View Full Version : Native Grass ?
05-10-2005, 10:37 AM
For those of you who have planted or are familiar with native grasses could you give me your pros and cons on the following seeds, the following are going to be on a upland piece of ground that my father owns- big blue, indian grass, little blue, sideoats grama, virginia wildrye, western wheatgrass, and swithgrass. The second planting is going to be on my river bottom ground which can be wet at times Virginia wildrye, switchgrass, canada wildrye, western wheatgrass, red top, and big blue. I have looked at many books and internet sites and these seem like the best combo for our two planting sites. Any comments or suggestions on the above? I'm am new at this native grass stuff and anything you have to say would be helpful.
05-11-2005, 05:02 AM
I'm not an expert but the current issue of QDMA's magazine "Quality Whitetails" has a great article obout this very topic. Another great reason to join! I would consider getting ahold of your local nrcs office for help with this. A quote from the article states "for a thick stand tailored more toward thermal habitat and escape cover for deer, I would recommend a mixture of 3# Switchgrass, 1 1/2# each of Indiangrass and Big Bluestem, and 1/2# of Canada Wild Rye per acre." The article details preparing the seedbed over a year before planting, and matinence through out it's life.
05-11-2005, 06:43 AM
I bought a farm that had established switchgrass CRP. Since I didn't plant it or select the variety, I can't help you there. What advice I can lend is that spring burns are a prescribed method of management. You might want to keep that in mind for placement purposes (not planting right up against timber or other areas you might not want to accidently burn). I would mow fire breaks around the fields and use a hay rake to move the litter towards the switch to burn it. Always start on the down wind side (on as calm a day as you can select) for a back burn. Burning off switchgrass fields is not for the timid and hopefully you can get some friends to help out. I think a coworker has a picture on his computer of one of our burns. I'll see if I can post it as it is pretty impressive. As my avatar shows, switch can be good cover http://www.iowawhitetail.com/ubbthreads/images/graemlins/grin.gif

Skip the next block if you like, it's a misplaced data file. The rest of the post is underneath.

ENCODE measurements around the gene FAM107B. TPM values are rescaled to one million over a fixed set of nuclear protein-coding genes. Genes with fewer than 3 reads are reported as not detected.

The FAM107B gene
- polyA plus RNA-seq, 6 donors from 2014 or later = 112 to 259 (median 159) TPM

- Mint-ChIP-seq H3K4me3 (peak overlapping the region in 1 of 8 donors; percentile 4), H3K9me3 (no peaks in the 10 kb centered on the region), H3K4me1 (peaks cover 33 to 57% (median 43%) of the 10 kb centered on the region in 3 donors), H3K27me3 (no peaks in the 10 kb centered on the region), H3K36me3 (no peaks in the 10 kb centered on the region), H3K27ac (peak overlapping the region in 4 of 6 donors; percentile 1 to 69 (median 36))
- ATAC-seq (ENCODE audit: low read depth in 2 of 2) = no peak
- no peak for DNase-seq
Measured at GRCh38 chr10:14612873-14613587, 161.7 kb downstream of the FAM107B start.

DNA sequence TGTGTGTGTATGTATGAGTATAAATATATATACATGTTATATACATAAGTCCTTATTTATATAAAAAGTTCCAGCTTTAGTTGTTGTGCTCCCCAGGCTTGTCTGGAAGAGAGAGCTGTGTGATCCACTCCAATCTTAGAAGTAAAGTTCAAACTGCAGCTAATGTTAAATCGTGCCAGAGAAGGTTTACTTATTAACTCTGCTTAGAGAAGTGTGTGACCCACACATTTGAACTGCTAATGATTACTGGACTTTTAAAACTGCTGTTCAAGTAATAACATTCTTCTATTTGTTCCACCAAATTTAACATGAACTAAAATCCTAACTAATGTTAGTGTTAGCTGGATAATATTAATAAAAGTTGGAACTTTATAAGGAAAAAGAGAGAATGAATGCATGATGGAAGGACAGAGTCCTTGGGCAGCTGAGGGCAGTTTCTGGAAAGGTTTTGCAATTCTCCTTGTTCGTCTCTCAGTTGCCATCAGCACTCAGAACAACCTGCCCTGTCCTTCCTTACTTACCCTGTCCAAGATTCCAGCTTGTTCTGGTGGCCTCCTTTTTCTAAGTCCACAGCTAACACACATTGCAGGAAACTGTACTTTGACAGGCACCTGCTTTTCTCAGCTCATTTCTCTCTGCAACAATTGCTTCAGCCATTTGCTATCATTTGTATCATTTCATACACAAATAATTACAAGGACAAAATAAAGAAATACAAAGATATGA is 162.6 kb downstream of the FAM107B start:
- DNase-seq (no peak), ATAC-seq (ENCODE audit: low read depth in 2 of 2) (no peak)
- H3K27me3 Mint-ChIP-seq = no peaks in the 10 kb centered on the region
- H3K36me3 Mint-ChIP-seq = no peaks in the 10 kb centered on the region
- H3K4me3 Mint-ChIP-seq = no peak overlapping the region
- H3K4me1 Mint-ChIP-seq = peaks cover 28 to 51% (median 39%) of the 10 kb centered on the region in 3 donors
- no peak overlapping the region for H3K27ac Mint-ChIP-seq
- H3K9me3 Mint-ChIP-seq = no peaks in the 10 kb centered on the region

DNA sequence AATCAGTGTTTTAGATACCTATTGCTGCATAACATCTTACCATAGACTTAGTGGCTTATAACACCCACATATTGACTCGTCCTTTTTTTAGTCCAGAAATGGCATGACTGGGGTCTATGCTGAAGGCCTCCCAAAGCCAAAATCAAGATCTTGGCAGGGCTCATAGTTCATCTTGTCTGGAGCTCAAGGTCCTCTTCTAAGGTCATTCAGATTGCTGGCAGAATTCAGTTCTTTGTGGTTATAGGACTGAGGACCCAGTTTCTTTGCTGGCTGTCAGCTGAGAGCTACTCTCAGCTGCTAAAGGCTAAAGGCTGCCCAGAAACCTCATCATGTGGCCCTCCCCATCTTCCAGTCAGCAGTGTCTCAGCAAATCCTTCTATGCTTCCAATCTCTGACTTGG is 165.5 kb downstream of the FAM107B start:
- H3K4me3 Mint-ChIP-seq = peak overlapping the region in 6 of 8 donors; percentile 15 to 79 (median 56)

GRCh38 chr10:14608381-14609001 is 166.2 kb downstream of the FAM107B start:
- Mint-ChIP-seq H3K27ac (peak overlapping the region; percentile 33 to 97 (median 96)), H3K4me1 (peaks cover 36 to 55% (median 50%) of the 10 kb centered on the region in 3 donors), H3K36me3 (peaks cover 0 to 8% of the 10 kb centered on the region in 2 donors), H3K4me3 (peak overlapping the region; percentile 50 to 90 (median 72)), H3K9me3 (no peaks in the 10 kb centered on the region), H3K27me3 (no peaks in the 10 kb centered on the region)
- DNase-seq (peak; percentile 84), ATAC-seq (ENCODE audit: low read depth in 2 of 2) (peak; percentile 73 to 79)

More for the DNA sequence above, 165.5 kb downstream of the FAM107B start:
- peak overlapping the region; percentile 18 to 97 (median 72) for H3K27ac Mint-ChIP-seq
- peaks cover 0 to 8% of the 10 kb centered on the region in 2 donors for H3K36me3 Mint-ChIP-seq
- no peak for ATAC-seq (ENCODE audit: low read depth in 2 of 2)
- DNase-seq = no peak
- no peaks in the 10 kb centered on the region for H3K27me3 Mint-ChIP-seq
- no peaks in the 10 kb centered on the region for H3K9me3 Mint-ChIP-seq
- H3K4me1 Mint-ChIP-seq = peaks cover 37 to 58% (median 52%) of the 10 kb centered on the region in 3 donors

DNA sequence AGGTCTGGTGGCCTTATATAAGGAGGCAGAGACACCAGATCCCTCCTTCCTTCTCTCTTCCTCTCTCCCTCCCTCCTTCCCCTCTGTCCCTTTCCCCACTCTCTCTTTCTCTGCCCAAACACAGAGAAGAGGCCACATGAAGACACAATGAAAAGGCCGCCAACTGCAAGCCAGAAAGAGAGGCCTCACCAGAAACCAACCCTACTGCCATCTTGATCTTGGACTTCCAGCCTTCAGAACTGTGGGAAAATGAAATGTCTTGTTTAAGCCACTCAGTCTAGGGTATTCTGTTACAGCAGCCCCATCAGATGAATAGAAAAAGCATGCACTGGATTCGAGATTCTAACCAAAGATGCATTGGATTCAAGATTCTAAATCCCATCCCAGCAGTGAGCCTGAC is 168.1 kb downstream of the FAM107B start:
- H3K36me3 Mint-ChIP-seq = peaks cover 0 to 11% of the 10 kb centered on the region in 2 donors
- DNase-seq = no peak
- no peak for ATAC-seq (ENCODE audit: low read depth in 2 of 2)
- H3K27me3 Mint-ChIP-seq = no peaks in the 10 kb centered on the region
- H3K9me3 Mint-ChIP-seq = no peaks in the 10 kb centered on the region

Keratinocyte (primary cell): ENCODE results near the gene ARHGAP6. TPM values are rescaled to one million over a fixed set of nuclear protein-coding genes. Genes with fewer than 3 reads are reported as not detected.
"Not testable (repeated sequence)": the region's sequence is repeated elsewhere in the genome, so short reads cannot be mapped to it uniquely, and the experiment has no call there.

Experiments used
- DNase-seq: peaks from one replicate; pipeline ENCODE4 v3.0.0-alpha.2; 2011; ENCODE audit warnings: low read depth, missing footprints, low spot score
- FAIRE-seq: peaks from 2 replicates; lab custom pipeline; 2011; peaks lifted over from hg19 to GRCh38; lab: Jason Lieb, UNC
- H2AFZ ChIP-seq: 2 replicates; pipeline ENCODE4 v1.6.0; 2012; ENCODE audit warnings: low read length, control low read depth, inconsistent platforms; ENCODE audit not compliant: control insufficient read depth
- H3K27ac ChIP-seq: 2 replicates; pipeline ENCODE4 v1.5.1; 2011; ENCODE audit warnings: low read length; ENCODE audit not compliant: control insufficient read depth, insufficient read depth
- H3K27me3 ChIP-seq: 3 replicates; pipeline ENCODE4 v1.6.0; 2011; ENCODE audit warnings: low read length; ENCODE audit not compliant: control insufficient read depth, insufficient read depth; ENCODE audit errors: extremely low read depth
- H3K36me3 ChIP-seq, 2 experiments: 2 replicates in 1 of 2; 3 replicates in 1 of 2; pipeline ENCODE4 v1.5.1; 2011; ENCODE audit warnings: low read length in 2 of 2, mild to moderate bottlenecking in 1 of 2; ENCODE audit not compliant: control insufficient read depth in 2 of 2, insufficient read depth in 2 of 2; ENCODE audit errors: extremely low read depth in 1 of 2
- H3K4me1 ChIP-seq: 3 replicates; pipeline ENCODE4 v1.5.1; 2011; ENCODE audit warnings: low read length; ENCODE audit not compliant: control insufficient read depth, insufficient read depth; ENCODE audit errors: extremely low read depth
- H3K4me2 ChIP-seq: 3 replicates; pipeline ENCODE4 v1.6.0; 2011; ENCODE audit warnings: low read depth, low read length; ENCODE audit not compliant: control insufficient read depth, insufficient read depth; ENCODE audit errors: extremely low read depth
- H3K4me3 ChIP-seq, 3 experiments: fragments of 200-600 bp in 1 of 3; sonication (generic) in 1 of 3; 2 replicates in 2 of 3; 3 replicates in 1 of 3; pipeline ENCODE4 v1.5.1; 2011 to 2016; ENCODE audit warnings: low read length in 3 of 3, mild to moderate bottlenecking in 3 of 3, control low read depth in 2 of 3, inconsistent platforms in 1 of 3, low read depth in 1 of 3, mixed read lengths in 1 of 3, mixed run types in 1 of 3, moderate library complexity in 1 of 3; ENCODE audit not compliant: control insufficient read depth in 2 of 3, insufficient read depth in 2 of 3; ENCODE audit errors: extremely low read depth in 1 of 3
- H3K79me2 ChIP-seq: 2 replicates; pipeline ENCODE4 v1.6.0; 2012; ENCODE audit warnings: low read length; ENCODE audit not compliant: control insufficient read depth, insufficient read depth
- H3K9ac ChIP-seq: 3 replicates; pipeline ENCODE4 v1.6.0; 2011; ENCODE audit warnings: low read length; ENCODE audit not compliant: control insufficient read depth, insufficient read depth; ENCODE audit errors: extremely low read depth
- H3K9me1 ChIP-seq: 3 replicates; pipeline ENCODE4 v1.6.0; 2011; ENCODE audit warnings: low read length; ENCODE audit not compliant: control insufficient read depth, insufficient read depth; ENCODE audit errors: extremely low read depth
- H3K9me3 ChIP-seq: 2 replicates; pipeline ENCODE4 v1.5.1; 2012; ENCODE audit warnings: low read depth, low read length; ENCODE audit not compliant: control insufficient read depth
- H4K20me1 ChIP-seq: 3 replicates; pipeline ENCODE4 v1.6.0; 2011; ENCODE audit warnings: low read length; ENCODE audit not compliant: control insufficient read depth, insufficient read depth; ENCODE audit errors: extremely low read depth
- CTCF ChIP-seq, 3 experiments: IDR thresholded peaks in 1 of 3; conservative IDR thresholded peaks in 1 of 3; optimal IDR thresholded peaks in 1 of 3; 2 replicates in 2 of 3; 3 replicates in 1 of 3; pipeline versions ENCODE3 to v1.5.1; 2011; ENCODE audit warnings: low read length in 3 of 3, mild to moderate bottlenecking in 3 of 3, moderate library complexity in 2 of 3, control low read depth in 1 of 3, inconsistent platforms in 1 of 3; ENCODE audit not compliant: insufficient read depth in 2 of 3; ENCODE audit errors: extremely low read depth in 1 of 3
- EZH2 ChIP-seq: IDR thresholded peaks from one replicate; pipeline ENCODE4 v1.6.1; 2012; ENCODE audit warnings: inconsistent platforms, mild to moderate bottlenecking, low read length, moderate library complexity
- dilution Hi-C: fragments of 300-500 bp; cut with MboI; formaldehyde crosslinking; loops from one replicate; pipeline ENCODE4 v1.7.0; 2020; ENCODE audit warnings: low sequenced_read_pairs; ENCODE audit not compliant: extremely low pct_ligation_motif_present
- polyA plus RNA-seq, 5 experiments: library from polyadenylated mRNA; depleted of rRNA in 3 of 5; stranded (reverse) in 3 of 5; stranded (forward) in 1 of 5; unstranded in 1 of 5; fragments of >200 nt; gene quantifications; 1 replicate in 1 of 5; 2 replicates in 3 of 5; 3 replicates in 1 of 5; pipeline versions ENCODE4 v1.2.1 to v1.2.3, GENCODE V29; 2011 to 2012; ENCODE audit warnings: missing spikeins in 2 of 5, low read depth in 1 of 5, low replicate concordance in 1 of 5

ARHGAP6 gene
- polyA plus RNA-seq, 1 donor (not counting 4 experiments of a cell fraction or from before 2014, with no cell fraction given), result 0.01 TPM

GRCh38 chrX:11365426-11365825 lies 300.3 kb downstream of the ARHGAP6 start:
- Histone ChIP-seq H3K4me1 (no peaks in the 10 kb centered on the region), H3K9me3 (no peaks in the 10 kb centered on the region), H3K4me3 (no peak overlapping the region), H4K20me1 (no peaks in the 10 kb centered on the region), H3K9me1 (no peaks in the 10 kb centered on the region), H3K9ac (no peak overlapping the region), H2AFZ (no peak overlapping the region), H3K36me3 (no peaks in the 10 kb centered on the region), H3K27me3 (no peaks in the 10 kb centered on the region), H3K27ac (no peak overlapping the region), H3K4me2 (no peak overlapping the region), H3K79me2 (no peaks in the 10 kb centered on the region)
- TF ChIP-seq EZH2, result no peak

05-11-2005, 08:50 AM
Thanks for the info guys. Central I just joined the magazine thanks for the tip I can't wait to get the first one. JNBRONC, Burning is the one thing that I'm familiar with my dads is currently in CRP and we burn it every 2-3 years. And being on the fire dept. I will be sure to have good fire lanes, the last thing I want to have to do is call them I would get so much crap http://www.iowawhitetail.com/ubbthreads/images/graemlins/grin.gif
I'm by no means a expert but I would stay away from the switch. If you do use it use very little it is very invasive. I know a guy that had ounces per acre of switch in his mix and many other grasses and forbs and all you see is the switch. I think all the other grasses would do fine. Also look into forbs there are many forbs deer like a couple are showy tick trefoil, and bush clover.